Space, favourable tax rates and a maturing community are drawing industrial users to Leduc County, south of Edmonton.
While the industrial parks of Nisku and Leduc have long served Alberta businesses, the growing population in the Edmonton metropolitan area is transforming the tenant mix from primary industry and support services to logistics and distribution.
Major developers including Remington Development Corp., York Realty Inc. and Hopewell Real Estate Services Inc. are building or planning new facilities serving the likes of Amazon, FedEx as well as home-grown companies such as Little Potato Co.
“A lot of those occupiers who are now in the Nisku, Leduc submarket are not necessarily tied to oil and gas, and the large occupiers are attracting those support businesses who want to be close to them – trucking, mechanics and even some manufacturing,” said David St. Cyr, a principal with Avison Young in Edmonton. “This area of Edmonton has really caught their attention because of the amenities that are built into it, and the tax rate is important.”
Among the amenities are the Premium Outlet Collection at Edmonton International Airport, opened in 2018; the Century Mile Racetrack and Casino, opened in 2019, and civic amenities such as the Leduc Recreation Centre, a 300,000-square-foot facility completed in 2009.
“There’s plans for a new high school in Leduc. These communities are starting to have the amenities,” St. Cyr said. “When you look at a map of Edmonton, those rooftops keep pushing south, so your access to labour from the city to go out to Nisku Leduc is also pretty attractive.”
The tax rates are also compelling, both for homeowners in Leduc County as well as industrial owners. An industrial facility assessed at $5 million in Edmonton would pay $120,000 in property taxes each year, but in Leduc, the bill is just $50,000.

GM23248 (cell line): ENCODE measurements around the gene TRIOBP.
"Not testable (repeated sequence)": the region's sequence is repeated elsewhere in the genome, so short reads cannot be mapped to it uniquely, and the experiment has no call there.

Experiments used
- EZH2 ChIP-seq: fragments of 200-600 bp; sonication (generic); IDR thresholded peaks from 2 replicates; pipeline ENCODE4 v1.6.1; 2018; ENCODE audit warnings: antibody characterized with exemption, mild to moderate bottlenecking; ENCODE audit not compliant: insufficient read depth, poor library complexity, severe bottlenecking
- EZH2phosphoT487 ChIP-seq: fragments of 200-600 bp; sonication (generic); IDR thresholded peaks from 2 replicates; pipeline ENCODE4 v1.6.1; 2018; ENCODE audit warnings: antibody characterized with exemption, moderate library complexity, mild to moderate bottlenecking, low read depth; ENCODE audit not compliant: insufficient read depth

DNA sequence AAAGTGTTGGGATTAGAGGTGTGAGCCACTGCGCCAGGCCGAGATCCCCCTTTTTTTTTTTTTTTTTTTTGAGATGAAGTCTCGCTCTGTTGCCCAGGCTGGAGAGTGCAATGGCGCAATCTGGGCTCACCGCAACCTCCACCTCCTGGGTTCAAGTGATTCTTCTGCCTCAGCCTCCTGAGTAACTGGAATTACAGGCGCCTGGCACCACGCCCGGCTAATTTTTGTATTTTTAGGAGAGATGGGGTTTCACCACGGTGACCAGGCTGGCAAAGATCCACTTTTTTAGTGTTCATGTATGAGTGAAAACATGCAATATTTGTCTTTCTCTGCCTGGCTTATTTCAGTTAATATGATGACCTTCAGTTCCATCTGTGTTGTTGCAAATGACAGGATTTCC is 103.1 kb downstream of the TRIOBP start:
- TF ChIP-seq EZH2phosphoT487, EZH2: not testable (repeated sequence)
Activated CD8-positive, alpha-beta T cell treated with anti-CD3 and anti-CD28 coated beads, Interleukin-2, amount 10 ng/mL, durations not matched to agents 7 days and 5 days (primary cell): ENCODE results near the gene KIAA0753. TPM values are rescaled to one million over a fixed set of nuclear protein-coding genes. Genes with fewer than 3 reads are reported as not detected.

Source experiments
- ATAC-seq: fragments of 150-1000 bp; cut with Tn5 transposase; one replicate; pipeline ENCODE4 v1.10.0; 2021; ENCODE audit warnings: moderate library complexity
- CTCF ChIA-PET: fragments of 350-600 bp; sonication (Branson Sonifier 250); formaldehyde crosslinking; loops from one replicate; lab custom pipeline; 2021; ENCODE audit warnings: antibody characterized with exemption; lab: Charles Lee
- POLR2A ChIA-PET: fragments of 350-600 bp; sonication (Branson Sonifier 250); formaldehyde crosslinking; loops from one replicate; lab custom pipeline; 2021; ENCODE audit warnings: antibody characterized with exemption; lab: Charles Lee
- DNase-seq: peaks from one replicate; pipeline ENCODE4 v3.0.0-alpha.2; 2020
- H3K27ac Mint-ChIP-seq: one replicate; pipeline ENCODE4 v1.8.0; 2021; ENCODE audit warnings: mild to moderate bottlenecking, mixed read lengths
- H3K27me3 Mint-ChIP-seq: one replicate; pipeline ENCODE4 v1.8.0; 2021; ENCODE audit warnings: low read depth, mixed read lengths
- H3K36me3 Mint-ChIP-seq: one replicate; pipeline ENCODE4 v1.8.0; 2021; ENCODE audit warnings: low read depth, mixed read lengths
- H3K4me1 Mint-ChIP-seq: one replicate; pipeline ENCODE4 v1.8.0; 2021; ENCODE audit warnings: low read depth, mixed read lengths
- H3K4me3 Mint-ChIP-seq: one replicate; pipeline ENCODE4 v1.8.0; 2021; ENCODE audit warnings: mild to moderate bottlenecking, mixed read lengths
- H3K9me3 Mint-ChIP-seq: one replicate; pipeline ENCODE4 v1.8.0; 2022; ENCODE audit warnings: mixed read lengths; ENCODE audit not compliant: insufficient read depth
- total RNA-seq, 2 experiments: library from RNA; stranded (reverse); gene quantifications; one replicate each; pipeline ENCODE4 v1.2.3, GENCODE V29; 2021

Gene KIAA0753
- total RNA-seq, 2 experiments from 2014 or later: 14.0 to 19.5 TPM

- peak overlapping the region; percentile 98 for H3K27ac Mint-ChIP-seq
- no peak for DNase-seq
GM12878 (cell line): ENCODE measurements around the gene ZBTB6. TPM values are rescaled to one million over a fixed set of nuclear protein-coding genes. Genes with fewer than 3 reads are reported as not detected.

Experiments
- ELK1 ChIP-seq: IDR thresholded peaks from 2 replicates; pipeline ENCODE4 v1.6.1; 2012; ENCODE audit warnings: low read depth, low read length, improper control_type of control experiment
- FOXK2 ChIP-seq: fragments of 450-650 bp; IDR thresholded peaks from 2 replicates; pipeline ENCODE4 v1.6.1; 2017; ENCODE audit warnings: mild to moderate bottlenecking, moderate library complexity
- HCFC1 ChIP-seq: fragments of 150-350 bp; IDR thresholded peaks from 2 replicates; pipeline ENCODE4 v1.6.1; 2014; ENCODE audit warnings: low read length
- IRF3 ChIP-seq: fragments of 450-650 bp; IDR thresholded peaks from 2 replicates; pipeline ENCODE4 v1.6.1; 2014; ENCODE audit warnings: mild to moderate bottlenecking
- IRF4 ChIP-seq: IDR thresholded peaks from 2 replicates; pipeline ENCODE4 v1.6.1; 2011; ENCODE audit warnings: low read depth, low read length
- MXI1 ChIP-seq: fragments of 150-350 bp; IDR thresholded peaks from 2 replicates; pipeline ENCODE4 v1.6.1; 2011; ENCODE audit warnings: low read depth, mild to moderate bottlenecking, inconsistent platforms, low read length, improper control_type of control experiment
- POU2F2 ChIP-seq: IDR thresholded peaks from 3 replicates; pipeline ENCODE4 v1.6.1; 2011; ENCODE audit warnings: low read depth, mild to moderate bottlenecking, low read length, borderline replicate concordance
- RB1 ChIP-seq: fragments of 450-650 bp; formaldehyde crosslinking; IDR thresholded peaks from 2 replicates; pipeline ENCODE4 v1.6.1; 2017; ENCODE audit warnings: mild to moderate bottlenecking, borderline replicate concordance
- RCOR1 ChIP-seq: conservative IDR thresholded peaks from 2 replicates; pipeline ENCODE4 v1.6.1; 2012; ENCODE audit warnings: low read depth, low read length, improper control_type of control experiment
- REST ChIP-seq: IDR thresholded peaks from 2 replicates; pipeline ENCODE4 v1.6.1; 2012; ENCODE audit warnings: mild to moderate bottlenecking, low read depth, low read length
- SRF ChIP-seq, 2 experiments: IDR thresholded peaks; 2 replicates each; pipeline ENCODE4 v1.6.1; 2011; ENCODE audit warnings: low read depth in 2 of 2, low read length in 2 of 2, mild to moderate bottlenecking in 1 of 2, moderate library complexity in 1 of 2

Edmonton’s status as a rail hub has long supported its appeal to industrial users, and a direct rail line from Prince Rupert is renewing that appeal. Leduc being home to an international airport and the province’s key north-south highway system has also helped make it centre ice in the centre of the province.
The location is critical as a growing population has increased the need for intraprovincial distribution.
“It’s not just the city of Edmonton that’s grown, it’s all those surrounding areas, the northern half of Alberta,” St. Cyr said. “That need for distribution space was accelerated by the pandemic, where a lot of things moved online and we started ordering more things through direct delivery.”
Demand has been so great that the latest quarterly report from Avison Young indicates that industrial vacancies in the region now average 4.7 per cent. Space in the 50,000 to 200,000-square-foot range has been particularly impacted.
“If you have a need for this space, it’s really hard to find,” St. Cyr said.
This is driving new development in areas like the Nisku-Leduc submarket, where “an exceptional amount” of space has been built. The vacancy rate is 8.1 per cent on an inventory of 19.8 million square feet.
Avison Young reports that a total of 4.9 million square feet of industrial space is currently under construction across the Edmonton market. When the new Amazon facility in Acheson Business Park west of the city is removed, the volume falls to 2 million square feet. Of this, 760,000 square feet or 38 per cent is in Nisku-Leduc.
“Demand has fuelled construction in this area,” St. Cyr said, noting that Remington is seeing strong demand for space in Discovery Business Park (formerly in Leduc County but recently absorbed within Edmonton's civic boundaries). “They’re getting enough uptake where they’re still continuing to build, and they’re getting enough interest on the preleasing side.”
York Realty is also in the planning stages for Pioneer Skies Business Park, a follow-up to its Monarch Business Park.